In Rules of Play: Game Design Fundamentals, Salen and Zimmerman (2003) discuss various schemas for understanding games. Formal schemas interpret games as sets of rules, such as put forth in emergent, information theory or game theory systems. Experiential schemas understand games as play, including frameworks on play and meaning, narrative play and social play. Contextual schemas frame games in terms of culture, and focus on how games interact in and with their social contexts, for example, as cultural texts, ideology or as political resistance.
In the arts, mobiles refer to sculpture. In reference to metal sculpture, “it might be easier to define constructions, stabiles, mobiles and kinetic sculpture by what they are not.” Kinetic art or sculpture relies on motion for its effect, and a stabile is a “free standing
sculpture, in the style of a mobile but rigid and stationary” (OED).
In 1928, Alexander Archipenko exhibited Archipentura or Peinture Changeante – a motorised work that produced variable images in sequence - one of the first attempts to introduce ‘real’
movement into a work of art:
Since Archipentura paints movement and since movement does not exist outside of time, the duration and speed of action intervene inevitably as elements of creation in Archipentura … Archipentura offers the possibility of executing and representing in even the same point of space, different objects, movements, transformations, and displacements (Archipenko as cited in Marter 1991:42).
Moholy-Nagy described kinetic sculpture as “the highest sublimation of volume content, the creation of virtual volume relationships realized at the point of balance of taut forces” (cited in Marter 1991:119).
Alexander Calder studied as a mechanical engineer and is attributed with the invention of the mobile (sculpture) – a word coined by fellow artist Marcel Duchamp and contrasted with his stabile (sculpture), so coined by Jean Arp. As Marter (1991:123) reminds us, “Calder’s mobiles of the 1930s were the first sustained exploration of virtual movement in sculpture” Inspired by prominent artists of the era, Calder (1966:113) tells a story of visiting Piet Mondrian’s studio: “I suggested to Mondrian that perhaps it would be fun to make these rectangles oscillate and he, with a very serious countenance, said: ‘No, it is not necessary, my painting is already very fast’.” Calder also claimed that Marcel Duchamp’s elimination of representative form in Nude Descending a Staircase avoided the connotation of ideas which would interfere with the success of the main issue – the sense of movement. He described his mobiles as nothing but “moving elements, their forms and colors, and their orbits, speeds and accelerations” (cited in Marter 1991:141).
His standing mobiles involve fixed and moving parts, where the fixed elements are autonomous forms and not just support for the mobile elements. Left: Mobile with Stabile Element, 1940. Right: Myxomatose, 1953.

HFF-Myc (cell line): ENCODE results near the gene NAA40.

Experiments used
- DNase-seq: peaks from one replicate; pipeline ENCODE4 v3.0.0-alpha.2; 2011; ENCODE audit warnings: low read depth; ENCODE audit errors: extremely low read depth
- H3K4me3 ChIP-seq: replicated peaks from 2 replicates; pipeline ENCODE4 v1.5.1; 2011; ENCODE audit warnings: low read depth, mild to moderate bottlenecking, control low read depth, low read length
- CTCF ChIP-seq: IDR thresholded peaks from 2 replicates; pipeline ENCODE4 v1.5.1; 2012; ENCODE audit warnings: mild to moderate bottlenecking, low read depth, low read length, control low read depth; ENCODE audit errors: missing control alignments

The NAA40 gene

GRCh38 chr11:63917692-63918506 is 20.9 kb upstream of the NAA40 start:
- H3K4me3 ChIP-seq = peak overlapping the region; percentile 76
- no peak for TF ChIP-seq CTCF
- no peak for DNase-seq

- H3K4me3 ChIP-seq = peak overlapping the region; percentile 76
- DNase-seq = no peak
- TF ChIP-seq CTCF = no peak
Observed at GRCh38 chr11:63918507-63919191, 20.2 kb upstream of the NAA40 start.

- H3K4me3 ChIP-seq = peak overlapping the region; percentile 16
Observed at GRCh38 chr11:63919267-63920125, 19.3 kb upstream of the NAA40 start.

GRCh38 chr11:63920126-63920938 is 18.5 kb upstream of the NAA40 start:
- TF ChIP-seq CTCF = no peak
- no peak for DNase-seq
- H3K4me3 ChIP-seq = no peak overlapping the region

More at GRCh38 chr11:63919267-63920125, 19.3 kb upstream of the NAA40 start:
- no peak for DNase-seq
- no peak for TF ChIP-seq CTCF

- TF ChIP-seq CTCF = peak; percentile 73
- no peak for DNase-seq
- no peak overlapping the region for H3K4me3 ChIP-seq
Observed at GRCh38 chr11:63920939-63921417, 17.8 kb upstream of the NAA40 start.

Myxomatosis is a highly infectious viral disease of rabbits that attacks the nervous system and causes unpredictable and uncontrollable convulsions before death (OED).
Calder’s stabiles suggest mobiles at particular points in space and time. Left: Portrait of the Artist as a Young Man, 1947. Right: Teodelapio, 1962.
And Calder (1943) defined a mobile in motion as leaving an
In biology, a tropism is the “turning of all or part of an organism in response to an external stimulus;” from the Greek trope ‘turn, turning,’ also related to tornos ‘circular movement.’ For example, phototropism involves plants growing towards the light. Turning also involves a change in position, although often limited to pivoting on an axis. Similarly, nastic movements refer to the “movement of plant parts caused by an external stimulus but unaffected in direction by it,” from the Greek nastos ‘squeezed together’ (OED).
What if we were to imagine socio-technological assemblages as mobiles? What kind of mobility might that be? What if we instead imagined them as stabiles, as assemblages that suggest or represent mobiles at particular points in space and time? And what if we imagined socio-technological assemblages as standing mobiles, where the fixed elements are autonomous forms and not just support for the mobile elements?
“All we know are assemblages. And the only assemblages are machinic assemblages of desire and collective assemblages of enunciation. No significance, no subjectification...” (Deleuze and Guattari 1987:22).
“The name of the game is not to extend subjectivity to things, to treat humans like objects, to take machines for social actors, but to avoid using the subject-object distinction at all in order to talk about the folding of humans and nonhumans. What the new picture seeks to capture are the moves by which any given collective extends its social fabric to other entities” (Latour 1999:193-194).